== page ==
United Cardinal Bloggers: End of Year Awards Ballot


At the end of every season, the United Cardinal Bloggers have Cardinal Blogger Awards as a way to provide some closure. The first half of the ballot consists of the team on the field, and the second half takes a look at the active blogging members of the UCB. This is 7th time they have done this, but it is my first time since I am what is known as a “rookie blogger.”

Without further ado, here is my ballot. I provided reasoning where I saw fit.

Team Awards
1) Cardinal Position Player of the YearYadier Molina.

In my humble opinion, Molina was the National League MVP, so it is only fitting for him to get this award. The Cardinals would not have been nearly as successful this season without Yadi’s performance behind the plate, at the plate, and in the clubhouse.

2) Cardinal Pitcher of the YearAdam Wainwright

Pretty easy pick here. Waino is the ace of the staff, and he performed this way the majority of the season. Fresh off a new long-term contract, he proved his value this season.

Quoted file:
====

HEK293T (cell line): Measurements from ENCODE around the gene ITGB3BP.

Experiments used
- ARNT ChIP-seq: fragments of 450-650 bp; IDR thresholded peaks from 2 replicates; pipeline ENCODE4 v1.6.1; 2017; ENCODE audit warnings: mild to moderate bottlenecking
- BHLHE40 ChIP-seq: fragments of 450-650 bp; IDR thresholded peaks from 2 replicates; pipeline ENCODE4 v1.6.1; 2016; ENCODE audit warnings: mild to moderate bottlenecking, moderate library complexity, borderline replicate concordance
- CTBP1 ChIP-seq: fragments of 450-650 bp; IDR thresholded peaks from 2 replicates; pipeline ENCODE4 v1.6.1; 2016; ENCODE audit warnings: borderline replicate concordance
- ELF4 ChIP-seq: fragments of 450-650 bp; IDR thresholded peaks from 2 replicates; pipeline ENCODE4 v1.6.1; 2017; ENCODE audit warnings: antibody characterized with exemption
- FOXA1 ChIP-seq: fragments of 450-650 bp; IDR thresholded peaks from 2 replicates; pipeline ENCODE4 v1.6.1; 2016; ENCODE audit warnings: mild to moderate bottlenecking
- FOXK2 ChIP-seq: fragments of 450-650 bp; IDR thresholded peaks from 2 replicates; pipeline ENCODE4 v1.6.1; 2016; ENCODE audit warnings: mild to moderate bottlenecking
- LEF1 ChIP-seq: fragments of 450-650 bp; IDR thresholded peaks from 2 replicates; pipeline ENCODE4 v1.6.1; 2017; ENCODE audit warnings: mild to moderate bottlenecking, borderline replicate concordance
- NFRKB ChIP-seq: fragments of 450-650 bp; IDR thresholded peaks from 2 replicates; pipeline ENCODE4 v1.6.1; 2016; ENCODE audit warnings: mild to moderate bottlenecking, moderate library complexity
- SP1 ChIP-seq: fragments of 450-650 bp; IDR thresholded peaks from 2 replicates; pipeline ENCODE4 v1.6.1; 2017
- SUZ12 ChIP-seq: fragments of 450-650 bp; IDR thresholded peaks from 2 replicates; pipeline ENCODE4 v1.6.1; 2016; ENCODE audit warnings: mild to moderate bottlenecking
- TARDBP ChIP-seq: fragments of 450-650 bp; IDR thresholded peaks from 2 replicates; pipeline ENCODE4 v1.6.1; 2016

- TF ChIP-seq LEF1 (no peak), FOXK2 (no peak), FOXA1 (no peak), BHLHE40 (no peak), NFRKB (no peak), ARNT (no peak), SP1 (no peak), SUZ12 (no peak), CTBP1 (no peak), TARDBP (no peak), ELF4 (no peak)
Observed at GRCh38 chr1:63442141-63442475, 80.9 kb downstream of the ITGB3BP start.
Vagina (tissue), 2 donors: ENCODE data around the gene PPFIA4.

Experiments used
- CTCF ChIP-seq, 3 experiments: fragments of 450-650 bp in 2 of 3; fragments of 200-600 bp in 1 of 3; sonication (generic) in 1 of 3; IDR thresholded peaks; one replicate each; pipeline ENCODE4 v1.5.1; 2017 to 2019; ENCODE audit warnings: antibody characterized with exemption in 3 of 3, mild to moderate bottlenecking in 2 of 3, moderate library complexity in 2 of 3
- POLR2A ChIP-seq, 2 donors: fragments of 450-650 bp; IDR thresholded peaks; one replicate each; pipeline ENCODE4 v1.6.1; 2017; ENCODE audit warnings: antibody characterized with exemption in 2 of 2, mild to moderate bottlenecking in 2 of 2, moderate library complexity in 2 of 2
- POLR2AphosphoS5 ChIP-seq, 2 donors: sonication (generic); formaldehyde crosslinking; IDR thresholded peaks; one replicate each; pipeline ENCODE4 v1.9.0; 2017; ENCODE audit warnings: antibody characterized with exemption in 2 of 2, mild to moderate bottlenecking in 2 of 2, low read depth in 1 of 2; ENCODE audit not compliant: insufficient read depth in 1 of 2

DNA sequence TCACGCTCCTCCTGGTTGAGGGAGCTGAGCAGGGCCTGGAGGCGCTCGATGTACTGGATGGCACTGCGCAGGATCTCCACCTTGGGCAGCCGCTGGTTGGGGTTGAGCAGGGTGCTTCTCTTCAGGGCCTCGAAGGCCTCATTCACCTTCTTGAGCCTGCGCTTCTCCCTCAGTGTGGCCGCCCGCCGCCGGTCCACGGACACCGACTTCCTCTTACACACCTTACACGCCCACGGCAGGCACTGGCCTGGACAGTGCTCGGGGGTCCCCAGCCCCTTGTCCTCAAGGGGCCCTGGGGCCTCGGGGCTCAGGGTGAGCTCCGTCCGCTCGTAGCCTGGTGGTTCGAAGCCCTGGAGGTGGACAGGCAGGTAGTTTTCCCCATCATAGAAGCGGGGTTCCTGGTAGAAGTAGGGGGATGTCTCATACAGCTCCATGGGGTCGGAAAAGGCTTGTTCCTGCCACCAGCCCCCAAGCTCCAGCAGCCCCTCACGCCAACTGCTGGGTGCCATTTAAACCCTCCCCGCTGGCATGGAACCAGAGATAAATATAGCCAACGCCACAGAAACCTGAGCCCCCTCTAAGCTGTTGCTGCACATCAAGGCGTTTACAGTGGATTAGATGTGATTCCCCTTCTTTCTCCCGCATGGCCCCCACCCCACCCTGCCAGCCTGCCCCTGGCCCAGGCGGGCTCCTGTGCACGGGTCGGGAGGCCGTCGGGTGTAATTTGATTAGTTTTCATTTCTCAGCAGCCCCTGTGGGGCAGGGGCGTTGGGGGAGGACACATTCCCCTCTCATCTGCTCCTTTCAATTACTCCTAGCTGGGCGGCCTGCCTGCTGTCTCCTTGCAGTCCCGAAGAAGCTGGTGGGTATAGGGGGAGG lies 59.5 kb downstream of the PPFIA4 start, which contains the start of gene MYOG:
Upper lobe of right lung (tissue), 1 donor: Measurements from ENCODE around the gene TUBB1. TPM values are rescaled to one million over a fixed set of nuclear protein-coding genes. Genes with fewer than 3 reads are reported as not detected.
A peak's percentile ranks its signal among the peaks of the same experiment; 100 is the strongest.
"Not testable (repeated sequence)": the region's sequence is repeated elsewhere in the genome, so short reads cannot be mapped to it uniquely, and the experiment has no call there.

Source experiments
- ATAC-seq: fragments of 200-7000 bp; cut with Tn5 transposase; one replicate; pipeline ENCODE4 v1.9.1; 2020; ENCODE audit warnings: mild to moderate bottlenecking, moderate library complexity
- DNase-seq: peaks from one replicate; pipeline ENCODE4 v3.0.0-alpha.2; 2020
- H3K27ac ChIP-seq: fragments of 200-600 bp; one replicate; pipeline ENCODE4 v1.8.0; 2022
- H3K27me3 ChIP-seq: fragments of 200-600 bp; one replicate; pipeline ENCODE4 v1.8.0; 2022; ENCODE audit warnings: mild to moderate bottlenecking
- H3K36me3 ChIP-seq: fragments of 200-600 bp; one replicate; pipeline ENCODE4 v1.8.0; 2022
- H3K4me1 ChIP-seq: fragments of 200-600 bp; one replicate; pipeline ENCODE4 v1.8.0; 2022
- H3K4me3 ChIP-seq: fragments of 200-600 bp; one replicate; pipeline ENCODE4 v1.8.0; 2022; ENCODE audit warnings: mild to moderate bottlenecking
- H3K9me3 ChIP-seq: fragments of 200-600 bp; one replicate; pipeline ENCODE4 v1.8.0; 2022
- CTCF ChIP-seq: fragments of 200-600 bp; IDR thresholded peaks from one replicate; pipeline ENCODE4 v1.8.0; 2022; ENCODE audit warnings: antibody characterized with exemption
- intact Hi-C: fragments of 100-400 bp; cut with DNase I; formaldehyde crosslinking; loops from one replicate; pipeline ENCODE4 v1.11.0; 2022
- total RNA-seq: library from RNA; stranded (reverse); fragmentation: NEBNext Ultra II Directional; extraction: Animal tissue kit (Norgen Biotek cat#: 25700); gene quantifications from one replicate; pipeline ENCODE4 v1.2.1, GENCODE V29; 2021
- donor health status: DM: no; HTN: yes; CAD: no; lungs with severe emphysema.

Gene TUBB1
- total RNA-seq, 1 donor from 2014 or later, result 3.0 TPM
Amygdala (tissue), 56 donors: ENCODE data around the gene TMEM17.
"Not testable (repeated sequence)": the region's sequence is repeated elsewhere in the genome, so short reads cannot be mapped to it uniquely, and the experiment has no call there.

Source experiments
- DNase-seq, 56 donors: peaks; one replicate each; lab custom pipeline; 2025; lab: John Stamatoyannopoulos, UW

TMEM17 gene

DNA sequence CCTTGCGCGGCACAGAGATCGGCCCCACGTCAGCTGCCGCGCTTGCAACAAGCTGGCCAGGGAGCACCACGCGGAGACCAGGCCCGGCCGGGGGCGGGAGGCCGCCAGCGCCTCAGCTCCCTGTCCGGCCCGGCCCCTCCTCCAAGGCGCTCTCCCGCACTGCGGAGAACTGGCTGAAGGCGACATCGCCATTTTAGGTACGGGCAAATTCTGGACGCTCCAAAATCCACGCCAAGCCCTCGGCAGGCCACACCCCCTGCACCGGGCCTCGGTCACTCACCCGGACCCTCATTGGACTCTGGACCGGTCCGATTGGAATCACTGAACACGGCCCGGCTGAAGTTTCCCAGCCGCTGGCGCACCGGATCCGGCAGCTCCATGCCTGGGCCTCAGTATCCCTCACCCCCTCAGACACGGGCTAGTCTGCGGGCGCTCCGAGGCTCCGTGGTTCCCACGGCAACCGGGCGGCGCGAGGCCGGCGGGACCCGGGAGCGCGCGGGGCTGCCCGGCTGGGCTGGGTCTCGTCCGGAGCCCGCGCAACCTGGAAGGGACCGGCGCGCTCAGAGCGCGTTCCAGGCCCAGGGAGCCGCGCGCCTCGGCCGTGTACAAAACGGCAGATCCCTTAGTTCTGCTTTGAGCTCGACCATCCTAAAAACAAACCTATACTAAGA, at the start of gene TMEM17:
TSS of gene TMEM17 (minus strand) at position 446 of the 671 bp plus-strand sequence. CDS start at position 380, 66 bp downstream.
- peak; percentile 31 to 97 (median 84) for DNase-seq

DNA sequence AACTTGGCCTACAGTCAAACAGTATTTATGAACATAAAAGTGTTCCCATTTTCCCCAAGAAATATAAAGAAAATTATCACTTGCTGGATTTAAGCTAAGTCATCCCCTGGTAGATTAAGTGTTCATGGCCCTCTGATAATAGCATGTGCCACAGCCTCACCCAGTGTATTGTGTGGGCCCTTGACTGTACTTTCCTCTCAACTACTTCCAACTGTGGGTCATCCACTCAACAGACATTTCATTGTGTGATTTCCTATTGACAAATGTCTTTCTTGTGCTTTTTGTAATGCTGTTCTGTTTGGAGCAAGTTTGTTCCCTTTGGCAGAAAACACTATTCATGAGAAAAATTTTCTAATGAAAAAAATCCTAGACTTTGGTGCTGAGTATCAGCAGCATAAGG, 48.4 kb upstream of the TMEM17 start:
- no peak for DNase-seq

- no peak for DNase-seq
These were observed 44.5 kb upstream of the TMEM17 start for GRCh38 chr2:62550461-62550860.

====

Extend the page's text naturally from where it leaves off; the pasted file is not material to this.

3) Game of the YearSeptember 24 vs. Nationals (Wacha near no-no)

As you all know, I love pitching, and this was one of the best pitching performances I have ever seen in my 23 years of living.

4) Surprise Player of the YearMatt Carpenter

I’ve always loved Carpenter’s swing, but I never expected him to explode like he did this season. It was a pleasant surprise, and it could not have happened to a better person.

5) Disappointing Player of the YearDavid Freese

Pete Kozma was a candidate for this award, but in my opinion, he does not deserve it. The Cardinals expected far too much from him. He wasn’t a proven hitter when they drafted him and never really hit well in the minors. He made the team because of his defense which was above-average all season. Freese on the other hand? Really disappointing. I am a big fan of his, but his 2013 performance was very underwhelming, and I am putting that mildly.

6) Rookie of the Year: Michael Wacha

His performance in October speaks for itself.

7) Acquisition of the YearRandy Choate

8) Most Anticipated CardinalOscar Taveras

I really hope Taveras lives up to the hype. I think he is the most anticipated Cardinal position player since Colby Rasmus, and we all know how that turned out. Let’s hope for an injury-free 2014 because the sky really is the limit for this young outfielder.

Blog Awards
9) Best Individual Cardinal Blog: C70 At The Bat